In 2015, Kerry King was arrested in Tulsa, Oklahoma, because she failed to stop her abusive boyfriend from beating her and her young daughter.
That’s a slight simplification (read more about her case here), but in essence, prosecutors chose to blame the victim. King, then 28, tried to fight her boyfriend off when she discovered him choking her 4-year-old. But a jury said she should have done more, whatever it took, to overcome him. As a result, King got 30 years in prison, while her boyfriend, who pleaded guilty to child abuse, got 18 years—significantly less time.
If King’s punishment seems unfair, it’s certainly not out of the ordinary. Around the country, women’s prisons are filled with mothers who were arrested in the throes of domestic violence. In Oklahoma alone, as my Mother Jones colleagues and I revealed in a recent investigation, dozens of women like King are currently incarcerated under the state’s “failure to protect” law, which punishes parents who fail to stop another person—often an abusive romantic partner—from harming their kids. Other women are locked up because they fought back and killed their abusers, or because they were coerced by violent partners into committing criminal acts.
But the number of domestic violence survivors in Oklahoma prisons could soon change. In January, a Republican lawmaker in the state, Rep. Toni Hasenbeck, quietly introduced a bill that could give some of them a second chance. The Universal Defense Act is just a shell for now—Hasenbeck still needs to plug in the particulars of what it would do. But according to an attorney who has worked with her on it, Hasenbeck hopes the legislation will help courts shorten the sentences of some survivors like King, possibly allowing them to leave prison years earlier than they might otherwise. “You’re saying, ‘Look, this person was abused, and a lot of people believe they deserved more nuance in the sentencing process because of the abuse,” says the attorney, Colleen McCarty, of the nonprofit Oklahoma Appleseed Center for Law and Justice. “We’re gonna provide that.”
Once it’s fleshed out, the Oklahoma bill is expected to be somewhat similar to New York’s Domestic Violence Survivors Justice Act, a landmark 2019 law that gives judges the power to shorten the prison sentences of people who can prove a link between the crime they committed and the domestic violence they experienced. The law applies to both new and old cases, theoretically helping people whether they’re going through their trials now or they’ve already spent years behind bars.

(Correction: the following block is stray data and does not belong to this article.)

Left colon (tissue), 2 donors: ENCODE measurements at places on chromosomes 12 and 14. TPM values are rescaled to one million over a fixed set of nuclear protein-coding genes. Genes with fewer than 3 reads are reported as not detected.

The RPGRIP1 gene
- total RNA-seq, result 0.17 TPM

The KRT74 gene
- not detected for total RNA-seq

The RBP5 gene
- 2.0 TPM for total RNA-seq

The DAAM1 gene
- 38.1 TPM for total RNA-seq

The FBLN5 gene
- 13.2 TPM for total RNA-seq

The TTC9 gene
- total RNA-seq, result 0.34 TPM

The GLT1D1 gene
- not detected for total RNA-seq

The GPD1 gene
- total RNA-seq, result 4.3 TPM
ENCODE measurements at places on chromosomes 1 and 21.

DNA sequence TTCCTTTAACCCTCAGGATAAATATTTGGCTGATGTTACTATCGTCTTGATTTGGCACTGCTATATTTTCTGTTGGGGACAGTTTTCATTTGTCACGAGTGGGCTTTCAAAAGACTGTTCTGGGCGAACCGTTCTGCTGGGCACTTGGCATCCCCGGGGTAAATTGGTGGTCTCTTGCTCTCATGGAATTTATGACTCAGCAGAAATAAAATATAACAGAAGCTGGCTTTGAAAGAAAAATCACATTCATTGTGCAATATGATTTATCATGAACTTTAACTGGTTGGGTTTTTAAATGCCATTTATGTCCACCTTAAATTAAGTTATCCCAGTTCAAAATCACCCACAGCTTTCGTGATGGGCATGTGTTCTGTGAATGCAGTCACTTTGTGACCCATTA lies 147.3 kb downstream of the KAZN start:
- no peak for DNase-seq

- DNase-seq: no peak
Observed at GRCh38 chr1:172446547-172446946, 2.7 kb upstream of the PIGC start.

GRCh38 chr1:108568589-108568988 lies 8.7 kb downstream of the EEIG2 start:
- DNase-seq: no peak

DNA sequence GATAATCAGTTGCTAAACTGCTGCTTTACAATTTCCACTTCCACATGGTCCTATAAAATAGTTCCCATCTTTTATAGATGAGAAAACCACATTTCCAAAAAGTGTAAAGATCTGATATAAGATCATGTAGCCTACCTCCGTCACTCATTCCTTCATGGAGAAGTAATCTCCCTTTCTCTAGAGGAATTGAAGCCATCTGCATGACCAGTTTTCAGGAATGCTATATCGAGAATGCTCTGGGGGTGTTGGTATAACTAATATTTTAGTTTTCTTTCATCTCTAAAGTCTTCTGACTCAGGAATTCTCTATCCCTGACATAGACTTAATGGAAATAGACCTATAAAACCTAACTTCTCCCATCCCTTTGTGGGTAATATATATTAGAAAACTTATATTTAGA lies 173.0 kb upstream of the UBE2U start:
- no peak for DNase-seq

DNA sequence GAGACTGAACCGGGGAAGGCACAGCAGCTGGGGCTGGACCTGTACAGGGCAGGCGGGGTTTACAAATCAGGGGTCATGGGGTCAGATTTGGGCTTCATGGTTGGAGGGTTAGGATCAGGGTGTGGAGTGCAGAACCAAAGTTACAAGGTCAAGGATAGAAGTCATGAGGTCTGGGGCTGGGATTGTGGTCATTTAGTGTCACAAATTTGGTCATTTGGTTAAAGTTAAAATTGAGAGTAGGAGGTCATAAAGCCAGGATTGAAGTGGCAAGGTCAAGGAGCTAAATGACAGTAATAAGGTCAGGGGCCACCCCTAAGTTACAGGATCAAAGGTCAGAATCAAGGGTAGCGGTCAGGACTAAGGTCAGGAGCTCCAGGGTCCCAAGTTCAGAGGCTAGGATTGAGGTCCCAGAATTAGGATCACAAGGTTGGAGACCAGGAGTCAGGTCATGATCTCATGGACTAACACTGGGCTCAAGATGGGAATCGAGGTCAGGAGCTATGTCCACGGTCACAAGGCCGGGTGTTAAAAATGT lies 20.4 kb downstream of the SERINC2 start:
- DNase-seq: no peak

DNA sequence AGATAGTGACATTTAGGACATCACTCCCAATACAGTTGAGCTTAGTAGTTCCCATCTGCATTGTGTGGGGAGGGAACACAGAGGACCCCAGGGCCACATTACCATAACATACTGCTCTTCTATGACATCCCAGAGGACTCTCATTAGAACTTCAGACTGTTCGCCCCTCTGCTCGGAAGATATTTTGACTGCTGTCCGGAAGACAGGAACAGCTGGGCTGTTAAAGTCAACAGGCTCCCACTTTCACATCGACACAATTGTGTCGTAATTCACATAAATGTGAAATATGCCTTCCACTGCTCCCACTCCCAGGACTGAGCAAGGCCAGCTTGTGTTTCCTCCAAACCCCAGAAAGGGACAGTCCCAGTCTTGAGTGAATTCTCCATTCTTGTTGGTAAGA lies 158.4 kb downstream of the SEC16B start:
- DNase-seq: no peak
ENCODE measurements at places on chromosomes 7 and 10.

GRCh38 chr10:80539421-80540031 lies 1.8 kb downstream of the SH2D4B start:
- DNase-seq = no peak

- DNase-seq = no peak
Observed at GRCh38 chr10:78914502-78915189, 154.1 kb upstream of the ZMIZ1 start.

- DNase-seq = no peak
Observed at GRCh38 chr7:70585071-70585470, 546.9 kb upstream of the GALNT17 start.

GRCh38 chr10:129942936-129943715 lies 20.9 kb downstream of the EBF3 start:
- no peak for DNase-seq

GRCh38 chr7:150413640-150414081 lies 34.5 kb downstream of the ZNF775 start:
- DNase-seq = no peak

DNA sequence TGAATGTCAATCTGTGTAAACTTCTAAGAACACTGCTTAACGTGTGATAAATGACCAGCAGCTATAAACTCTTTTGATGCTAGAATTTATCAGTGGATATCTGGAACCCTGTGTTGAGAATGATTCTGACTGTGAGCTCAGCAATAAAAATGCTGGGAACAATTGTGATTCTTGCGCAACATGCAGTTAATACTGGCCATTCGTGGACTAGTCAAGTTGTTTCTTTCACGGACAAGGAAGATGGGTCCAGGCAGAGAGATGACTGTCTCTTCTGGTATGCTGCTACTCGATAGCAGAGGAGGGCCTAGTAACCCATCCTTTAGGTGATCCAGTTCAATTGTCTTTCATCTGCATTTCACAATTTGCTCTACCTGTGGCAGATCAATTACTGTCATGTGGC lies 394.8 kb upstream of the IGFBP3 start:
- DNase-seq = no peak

In Oklahoma, which incarcerates more women per capita than almost any other state, a change like that could have major consequences: Last year, when McCarty spoke with me about the need for such a bill, she estimated it might help about 500 women serving prison time.
But passing the legislation won’t be easy. Only a few states have similar laws, and none of them are as conservative as Oklahoma. “I’m not going to be surprised if our police unions, sheriff’s association, or district attorneys come out against it,” McCarty told me. They might ask, “Well, where do you draw the line? Many people in Oklahoma have experienced abuse. Is this gonna be a get-out-of jail-free card?”
If it passes, the bill would probably be a far cry from a free ticket out of prison. The law in New York certainly hasn’t been one. There, survivors of domestic violence must go through a multi-step application process for resentencing and prove through documentation and testimony that they were abused, providing courts with evidence like police reports and doctors’ notes. The Oklahoma bill is expected to have similar requirements, potentially excluding survivors who don’t have enough proof—something that worries some activists and attorneys. “If you’re abused, especially if you’re in a population on the margins like an undocumented person or someone who’s afraid to go to law enforcement or report to a doctor, you’re probably not going to have medical records,” McCarty told me last year. “Maybe some family member knows” and can testify, said Alan Rosenthal, a defense attorney in New York who has worked on these cases, “but lots of times, the victim of abuse is isolated from their family and community.”
Despite the hurdles, a resentencing bill could be the best shot for Kerry King and other incarcerated survivors to revisit their cases. Rep. Hasenbeck, who did not respond to requests for comment, is currently in the process of talking with other state House members to sort out more precise language for the legislation. It’s expected to be public sometime in the next few weeks, ahead of committee hearings.
Until then, King will continue to wait. “I just hope that they grow up and become successful,” she told me of her children, “and that I can get out of here and be there for them and be the mom that I always knew that I was.”